A director of Colombian military intelligence and another officer implicated in a series of false attacks and a bombing that killed a civilian and injured 19 soldiers in Bogotá in 2006, attended the US Army School of the Americas, an examination of records shows. The Colombian Public Ministry is investigating Colonel Horacio Arbelaez, former director of the Army’s Joint Intelligence Center; Major Javier Efrén Hermida Benavides; and Captain Luis Eduardo Barrero for orchestrating placement of bombs in a Bogotá shopping mall and other sites in July 2006, on the eve of President Uribe’s inauguration for his second term. At the time of the bombing and false attacks, they were attributed to guerrillas of the FARC. In most cases, the bombs were not detonated, but were denounced by the accused officers and deactivated to demonstrate the FARC threat and show military intelligence was doing its work. [Procuraduría General de la Nación, Oct. 12. 2006]
Hermida took two courses at the School of the Americas, including a three-month military intelligence intensive in 2000, while Arbelaez took an infantry course at the School in 1981. A statistical study by sociologist Katherine McCoy found that the more courses Latin American officers took at the School, the more likely they were to commit abuses. [Latin American Perspectives, 2005]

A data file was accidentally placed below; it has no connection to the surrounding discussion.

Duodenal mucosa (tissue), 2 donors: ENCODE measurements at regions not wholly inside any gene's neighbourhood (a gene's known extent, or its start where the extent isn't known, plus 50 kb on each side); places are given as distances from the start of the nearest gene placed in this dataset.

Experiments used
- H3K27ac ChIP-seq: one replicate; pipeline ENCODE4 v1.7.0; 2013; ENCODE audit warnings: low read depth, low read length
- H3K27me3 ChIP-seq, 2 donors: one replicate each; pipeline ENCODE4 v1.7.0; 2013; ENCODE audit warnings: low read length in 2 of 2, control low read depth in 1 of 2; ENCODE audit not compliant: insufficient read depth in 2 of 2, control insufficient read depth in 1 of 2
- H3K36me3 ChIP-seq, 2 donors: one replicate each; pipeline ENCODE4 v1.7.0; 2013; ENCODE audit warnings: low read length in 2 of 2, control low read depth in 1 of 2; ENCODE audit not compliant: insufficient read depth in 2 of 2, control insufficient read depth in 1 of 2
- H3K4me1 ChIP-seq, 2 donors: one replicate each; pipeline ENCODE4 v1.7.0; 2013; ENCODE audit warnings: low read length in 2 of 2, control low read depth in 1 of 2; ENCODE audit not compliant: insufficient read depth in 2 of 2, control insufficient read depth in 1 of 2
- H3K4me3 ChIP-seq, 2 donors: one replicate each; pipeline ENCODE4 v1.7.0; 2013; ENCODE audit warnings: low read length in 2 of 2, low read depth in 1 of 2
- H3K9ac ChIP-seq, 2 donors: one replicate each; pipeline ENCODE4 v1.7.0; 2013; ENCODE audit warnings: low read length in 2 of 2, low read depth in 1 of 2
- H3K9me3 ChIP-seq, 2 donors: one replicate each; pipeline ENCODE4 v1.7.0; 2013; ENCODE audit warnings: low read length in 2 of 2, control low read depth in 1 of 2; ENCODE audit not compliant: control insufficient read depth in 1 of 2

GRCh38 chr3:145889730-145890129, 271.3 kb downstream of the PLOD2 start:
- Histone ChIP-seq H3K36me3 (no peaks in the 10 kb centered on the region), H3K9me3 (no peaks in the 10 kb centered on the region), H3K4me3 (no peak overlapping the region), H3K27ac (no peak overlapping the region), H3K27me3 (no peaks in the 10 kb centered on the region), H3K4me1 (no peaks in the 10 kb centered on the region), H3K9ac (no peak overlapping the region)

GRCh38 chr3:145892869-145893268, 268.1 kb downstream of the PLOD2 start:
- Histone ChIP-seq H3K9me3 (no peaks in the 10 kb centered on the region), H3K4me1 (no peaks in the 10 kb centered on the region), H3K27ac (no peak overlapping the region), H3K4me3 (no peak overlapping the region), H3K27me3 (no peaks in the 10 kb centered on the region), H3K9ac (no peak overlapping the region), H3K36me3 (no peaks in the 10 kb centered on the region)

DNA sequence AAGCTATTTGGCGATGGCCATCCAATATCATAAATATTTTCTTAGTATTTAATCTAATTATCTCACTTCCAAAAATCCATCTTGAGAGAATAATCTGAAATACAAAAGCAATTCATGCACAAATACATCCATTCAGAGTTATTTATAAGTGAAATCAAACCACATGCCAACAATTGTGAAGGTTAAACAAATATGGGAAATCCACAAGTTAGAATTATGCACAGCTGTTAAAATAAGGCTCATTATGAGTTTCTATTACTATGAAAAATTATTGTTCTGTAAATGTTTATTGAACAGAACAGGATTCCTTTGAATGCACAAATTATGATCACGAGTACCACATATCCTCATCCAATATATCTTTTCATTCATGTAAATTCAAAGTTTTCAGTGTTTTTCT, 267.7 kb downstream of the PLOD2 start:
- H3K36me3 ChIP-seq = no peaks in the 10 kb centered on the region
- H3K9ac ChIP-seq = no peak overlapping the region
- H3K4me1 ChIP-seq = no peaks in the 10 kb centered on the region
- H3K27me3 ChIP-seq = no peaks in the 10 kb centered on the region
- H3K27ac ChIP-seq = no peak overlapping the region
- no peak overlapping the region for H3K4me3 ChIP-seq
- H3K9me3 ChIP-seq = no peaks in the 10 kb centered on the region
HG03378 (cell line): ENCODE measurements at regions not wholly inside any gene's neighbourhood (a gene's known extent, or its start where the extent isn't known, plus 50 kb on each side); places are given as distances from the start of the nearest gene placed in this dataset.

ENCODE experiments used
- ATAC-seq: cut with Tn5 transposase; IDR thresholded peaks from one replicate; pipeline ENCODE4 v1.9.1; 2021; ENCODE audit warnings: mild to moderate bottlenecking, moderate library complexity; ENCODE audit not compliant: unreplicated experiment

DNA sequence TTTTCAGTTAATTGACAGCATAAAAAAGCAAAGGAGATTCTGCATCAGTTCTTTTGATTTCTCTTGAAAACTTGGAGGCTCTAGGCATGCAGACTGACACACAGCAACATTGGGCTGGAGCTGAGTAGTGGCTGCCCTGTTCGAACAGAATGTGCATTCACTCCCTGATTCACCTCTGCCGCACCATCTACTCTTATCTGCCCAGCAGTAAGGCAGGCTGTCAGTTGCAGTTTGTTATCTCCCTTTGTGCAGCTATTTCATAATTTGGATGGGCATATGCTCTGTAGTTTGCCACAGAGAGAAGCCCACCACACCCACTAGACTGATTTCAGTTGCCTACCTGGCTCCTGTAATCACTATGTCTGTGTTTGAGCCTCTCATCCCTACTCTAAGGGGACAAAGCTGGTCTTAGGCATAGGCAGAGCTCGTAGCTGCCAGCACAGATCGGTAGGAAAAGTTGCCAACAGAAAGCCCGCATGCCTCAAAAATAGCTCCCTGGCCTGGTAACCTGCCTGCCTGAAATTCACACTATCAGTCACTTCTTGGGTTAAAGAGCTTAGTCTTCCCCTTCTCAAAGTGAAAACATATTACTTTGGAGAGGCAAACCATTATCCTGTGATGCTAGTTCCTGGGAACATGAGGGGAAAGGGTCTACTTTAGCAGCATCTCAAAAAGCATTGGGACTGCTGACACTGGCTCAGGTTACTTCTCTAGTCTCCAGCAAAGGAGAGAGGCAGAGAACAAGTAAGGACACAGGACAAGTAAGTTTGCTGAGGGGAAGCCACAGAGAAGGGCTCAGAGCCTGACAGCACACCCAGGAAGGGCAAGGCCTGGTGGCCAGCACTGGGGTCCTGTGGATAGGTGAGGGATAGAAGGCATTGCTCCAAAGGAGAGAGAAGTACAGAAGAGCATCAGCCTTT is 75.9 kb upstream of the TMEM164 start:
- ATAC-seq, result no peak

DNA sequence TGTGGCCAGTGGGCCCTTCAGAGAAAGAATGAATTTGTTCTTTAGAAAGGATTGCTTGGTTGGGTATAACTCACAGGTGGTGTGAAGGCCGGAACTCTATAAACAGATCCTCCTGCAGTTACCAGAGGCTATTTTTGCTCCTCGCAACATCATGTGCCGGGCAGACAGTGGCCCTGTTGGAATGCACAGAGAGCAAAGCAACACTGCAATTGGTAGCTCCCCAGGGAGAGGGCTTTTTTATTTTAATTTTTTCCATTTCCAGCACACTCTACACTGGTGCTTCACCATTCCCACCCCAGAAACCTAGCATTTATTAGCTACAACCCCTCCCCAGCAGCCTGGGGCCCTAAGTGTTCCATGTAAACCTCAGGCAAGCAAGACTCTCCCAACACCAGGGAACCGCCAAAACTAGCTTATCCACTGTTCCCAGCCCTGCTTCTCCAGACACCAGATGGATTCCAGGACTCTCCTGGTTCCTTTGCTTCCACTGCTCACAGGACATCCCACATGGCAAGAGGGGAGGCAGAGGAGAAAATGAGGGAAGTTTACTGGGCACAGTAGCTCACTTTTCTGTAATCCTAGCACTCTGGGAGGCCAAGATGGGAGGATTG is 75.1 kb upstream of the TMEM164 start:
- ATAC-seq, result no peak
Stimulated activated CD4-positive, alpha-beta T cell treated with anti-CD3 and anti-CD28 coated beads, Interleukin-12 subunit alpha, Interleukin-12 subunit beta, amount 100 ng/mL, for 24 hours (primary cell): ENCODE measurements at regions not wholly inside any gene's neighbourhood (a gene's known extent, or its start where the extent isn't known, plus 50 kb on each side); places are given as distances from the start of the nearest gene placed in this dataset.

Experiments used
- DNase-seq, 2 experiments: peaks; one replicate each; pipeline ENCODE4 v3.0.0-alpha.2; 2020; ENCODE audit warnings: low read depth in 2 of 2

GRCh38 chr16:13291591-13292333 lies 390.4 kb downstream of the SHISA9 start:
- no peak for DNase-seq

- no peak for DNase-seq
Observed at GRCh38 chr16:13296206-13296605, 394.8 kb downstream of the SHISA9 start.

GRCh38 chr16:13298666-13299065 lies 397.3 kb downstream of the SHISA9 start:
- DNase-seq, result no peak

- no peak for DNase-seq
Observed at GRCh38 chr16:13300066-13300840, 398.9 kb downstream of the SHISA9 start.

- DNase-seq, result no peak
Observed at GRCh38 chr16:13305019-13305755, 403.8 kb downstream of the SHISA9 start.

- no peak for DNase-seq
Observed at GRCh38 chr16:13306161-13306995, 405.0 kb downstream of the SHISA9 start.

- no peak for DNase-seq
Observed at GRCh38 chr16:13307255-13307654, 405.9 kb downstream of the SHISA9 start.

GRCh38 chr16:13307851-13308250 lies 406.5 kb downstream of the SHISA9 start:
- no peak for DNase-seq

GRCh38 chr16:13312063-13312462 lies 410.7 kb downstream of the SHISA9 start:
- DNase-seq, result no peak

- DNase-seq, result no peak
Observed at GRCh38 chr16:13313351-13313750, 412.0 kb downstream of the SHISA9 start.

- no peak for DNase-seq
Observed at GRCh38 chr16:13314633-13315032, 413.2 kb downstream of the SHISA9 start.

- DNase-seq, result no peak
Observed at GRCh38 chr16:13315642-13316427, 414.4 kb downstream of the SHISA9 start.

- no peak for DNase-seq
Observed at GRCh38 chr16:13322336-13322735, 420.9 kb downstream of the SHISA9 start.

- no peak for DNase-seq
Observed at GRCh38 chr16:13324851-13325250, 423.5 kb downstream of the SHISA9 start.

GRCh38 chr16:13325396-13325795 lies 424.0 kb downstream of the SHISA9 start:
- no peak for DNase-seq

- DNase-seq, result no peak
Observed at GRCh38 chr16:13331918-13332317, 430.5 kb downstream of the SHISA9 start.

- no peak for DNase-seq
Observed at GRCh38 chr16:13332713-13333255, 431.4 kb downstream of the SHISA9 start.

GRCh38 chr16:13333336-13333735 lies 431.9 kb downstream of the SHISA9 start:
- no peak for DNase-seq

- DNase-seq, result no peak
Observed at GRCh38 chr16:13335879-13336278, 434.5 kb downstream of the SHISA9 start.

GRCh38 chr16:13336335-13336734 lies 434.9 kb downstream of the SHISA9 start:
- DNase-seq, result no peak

In addition, the Army Joint Intelligence Center that Arbelaez directed receives US aid, according to a State Department list of units vetted to receive assistance. [CIP Colombia Program, 2006]
The officers reportedly collaborated with a FARC deserter on placing the bombs, according to tapes, videos and documents. The officers reportedly collaborated with a FARC deserter on placing the bombs, according to tapes, videos and documents. [El Tiempo, Sept. 6, 2007]
Hermida and Barrero also face criminal charges for the false attacks, five of which had been united into one case by the Prosecutor General’s office.
Arbelaez, who is now Colombia’s defense attaché in Israel, was previously head of intelligence for the Army’s 18th Brigade. That brigade, based in oil-rich Arauca state, has received extensive assistance and in-country training from US Special Forces.
Press reports identified Hermida and Barrero as belonging to the Army’s 13th Brigade part of which receives US assistance, as well as to a regional military intelligence center that also receives US aid. [El Espectador, Sept. 13, 2006]
John Lindsay-Poland for SOA Watch, via Upside Down World, Jan. 23